SINGAPORE - The mega Changi Airport Terminal 5 project will be paused for at least two years amid uncertainty about how the Covid-19 pandemic will change the aviation sector, Transport Minister Khaw Boon Wan said on Tuesday (June 16).
He said that the Government is currently carrying out a study of how the aviation sector will change, and that the design of T5 will be changed to take into account new safety requirements.
He said that under normal circumstances, the Government would have to start calling for major civil engineering tenders to meet its initial timeline for completing the terminal in the 2030s.
But until a vaccine is found, there will be fears of future waves of Covid-19 outbreaks, added Mr Khaw.
"Because of all these great uncertainties, we have been doing a major thorough study about aviation, and how it will be like in the next two years, three years, four years, post-pandemic," he said.
"We are consulting as widely as we can. Big questions remain, and we don't think we will get the answers very quickly within the next few months. It may take us a couple of years, and that is why we have decided to take a pause in the T5 project... So at the minimum, I think we will push it back by two years."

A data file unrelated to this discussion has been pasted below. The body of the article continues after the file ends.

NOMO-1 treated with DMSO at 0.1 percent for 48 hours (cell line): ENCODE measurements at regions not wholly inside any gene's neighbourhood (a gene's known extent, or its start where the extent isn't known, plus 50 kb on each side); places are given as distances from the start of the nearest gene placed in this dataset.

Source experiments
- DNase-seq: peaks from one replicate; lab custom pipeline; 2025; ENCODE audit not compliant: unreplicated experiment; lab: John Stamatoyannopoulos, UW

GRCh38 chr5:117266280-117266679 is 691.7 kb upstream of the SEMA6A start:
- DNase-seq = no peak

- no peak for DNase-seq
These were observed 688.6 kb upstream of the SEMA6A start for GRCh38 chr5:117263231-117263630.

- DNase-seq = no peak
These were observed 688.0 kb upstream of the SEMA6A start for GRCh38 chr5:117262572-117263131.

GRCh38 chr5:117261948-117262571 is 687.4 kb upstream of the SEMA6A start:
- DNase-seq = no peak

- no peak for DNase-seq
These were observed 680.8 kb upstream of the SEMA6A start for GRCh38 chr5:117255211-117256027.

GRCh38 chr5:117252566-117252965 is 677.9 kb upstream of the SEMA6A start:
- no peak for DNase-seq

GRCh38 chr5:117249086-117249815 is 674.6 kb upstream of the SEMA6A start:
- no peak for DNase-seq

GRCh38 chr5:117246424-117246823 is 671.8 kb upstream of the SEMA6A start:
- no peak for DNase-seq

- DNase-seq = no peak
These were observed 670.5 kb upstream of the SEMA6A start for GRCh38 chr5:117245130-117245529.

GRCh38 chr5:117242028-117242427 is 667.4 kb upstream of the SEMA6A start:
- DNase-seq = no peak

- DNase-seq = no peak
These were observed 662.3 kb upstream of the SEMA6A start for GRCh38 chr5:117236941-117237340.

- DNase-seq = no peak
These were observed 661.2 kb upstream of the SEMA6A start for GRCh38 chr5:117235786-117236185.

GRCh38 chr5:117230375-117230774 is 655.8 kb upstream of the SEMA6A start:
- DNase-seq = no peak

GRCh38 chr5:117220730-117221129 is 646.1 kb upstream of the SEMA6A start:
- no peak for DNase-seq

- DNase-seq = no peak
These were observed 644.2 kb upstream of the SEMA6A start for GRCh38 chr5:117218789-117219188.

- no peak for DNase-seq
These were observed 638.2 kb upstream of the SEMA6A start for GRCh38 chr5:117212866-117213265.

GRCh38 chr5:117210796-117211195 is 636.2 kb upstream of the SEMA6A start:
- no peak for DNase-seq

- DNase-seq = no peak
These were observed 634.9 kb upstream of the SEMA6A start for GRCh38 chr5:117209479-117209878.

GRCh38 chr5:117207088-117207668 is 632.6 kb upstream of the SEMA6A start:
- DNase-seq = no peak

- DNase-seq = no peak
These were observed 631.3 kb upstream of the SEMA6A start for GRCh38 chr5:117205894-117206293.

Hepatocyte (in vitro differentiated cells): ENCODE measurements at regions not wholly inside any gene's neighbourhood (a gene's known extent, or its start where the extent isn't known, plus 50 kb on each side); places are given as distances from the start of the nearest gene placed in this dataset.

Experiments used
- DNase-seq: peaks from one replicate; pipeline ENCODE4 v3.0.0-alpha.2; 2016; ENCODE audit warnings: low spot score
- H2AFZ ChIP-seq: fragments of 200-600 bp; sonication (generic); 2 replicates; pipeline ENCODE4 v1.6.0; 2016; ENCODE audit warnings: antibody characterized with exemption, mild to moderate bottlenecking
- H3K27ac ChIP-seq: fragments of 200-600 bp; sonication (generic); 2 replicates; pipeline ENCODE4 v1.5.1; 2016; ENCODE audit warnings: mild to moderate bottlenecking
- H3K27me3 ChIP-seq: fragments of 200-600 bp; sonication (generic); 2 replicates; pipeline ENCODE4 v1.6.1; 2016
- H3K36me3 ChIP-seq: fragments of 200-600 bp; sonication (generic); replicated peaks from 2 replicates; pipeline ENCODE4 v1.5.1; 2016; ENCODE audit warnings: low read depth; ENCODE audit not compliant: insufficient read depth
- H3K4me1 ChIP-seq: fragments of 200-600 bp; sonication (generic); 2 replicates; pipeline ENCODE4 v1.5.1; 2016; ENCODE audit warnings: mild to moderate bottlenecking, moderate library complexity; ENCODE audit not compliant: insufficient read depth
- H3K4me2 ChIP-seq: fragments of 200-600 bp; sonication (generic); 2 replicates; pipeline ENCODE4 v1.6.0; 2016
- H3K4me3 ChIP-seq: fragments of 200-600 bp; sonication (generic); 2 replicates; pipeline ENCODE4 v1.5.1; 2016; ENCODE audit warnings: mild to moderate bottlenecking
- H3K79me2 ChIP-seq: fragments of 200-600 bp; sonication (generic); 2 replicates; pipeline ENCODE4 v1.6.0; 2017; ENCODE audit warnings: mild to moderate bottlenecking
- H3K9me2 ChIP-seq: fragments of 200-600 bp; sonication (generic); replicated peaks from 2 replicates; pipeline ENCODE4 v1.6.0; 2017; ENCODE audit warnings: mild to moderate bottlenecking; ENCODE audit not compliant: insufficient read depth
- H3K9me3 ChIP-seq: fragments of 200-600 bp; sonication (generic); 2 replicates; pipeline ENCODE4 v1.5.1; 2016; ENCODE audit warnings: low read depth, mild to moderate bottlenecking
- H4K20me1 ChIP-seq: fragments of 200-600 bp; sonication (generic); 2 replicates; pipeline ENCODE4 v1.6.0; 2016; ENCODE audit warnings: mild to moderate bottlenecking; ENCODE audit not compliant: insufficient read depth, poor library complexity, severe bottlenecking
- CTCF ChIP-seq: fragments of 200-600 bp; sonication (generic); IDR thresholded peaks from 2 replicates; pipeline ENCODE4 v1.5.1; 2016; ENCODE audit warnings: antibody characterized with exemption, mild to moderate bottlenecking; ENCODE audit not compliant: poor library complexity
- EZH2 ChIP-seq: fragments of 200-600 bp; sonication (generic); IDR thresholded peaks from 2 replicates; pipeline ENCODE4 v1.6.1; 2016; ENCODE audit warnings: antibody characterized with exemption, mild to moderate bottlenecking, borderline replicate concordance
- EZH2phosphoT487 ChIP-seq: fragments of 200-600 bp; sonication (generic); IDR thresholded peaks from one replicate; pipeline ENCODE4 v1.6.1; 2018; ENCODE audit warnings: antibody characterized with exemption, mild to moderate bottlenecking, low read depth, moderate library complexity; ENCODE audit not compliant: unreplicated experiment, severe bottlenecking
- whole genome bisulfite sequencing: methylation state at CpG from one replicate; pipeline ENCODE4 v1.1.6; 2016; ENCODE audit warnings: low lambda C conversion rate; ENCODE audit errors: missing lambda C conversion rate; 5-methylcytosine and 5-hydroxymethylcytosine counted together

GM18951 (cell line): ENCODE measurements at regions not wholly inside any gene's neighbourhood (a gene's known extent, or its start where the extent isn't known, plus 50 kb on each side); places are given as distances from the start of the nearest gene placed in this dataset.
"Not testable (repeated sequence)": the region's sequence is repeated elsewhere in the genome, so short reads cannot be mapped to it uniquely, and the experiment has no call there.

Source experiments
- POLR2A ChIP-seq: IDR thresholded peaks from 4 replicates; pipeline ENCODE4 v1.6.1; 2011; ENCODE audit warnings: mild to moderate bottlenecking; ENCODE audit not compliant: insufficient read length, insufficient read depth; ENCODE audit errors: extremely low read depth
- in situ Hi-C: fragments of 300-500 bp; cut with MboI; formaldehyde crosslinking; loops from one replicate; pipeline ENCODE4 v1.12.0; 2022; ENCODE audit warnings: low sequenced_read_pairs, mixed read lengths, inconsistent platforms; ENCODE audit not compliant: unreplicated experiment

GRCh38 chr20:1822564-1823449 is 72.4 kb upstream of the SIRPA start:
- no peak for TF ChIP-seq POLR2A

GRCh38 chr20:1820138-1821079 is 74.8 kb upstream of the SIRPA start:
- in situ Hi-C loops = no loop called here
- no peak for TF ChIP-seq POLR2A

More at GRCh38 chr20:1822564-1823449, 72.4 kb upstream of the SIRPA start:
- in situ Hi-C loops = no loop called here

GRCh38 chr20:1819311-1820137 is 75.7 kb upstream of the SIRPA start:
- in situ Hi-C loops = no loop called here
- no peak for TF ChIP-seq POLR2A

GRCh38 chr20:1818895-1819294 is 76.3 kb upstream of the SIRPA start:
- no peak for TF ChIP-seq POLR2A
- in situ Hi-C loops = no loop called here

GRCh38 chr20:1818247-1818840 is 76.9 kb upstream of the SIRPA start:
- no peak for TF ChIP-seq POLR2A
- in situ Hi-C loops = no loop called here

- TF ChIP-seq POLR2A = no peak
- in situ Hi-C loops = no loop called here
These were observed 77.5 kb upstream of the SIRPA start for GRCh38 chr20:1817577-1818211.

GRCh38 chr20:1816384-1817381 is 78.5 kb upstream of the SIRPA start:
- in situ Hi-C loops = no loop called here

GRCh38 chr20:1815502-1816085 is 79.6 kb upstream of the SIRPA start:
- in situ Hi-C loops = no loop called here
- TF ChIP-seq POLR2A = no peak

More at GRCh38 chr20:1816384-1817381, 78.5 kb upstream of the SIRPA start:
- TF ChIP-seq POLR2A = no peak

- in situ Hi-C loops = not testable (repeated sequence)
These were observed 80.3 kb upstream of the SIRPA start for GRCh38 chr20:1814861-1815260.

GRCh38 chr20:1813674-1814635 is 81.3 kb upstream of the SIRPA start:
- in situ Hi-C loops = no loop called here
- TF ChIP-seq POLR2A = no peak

Mr Khaw was speaking to 12 scholarship holders from the Ministry of Transport and its agencies during an online meeting.
Also present at the meeting was permanent secretary for transport Loh Ngai Seng and other top officials from the Land Transport Authority, Maritime and Port Authority of Singapore, and Civil Aviation Authority of Singapore.
The aviation sector worldwide has been hard hit by the Covid-19 pandemic, with travel restrictions and fear of the virus leading to plunging travel demand.
Changi Airport and local airlines have been hard hit as well.
In April, Changi Airport handled 25,200 passenger movements, a 99.5 per cent drop from the same time last year.
In response, Changi Airport Group has shut down T2 for 18 months to facilitate upgrading works. It has also temporarily closed T4.
T5 was scheduled to be completed around 2030. It covers a land area equivalent to about 667 football fields, and was earmarked to provide future capacity for the airport to ride on the projected growth in air travel.
It was to handle up to 50 million passengers per year in its initial phase.
This, along with the T2's upgrading works, would have brought Changi Airport's total passenger handling capacity to around 140 million passengers per year.
Trade and Industry Minister Chan Chun Sing said in a national address on Sunday that Singapore's major infrastructure projects, including Changi T5, will be completed, even though timelines may shift.